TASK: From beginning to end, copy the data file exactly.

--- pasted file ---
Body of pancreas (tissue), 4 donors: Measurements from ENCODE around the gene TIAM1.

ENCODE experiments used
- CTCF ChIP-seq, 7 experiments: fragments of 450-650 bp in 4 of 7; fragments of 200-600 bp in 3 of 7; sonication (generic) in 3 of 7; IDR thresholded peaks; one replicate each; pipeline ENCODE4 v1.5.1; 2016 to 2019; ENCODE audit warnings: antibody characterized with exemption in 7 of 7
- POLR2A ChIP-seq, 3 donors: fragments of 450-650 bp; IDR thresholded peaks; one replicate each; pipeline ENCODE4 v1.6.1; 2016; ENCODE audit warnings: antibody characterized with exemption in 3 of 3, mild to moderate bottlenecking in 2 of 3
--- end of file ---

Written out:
Body of pancreas (tissue), 4 donors: Measurements from ENCODE around the gene TIAM1.

ENCODE experiments used
- CTCF ChIP-seq, 7 experiments: fragments of 450-650 bp in 4 of 7; fragments of 200-600 bp in 3 of 7; sonication (generic) in 3 of 7; IDR thresholded peaks; one replicate each; pipeline ENCODE4 v1.5.1; 2016 to 2019; ENCODE audit warnings: antibody characterized with exemption in 7 of 7
- POLR2A ChIP-seq, 3 donors: fragments of 450-650 bp; IDR thresholded peaks; one replicate each; pipeline ENCODE4 v1.6.1; 2016; ENCODE audit warnings: antibody characterized with exemption in 3 of 3, mild to moderate bottlenecking in 2 of 3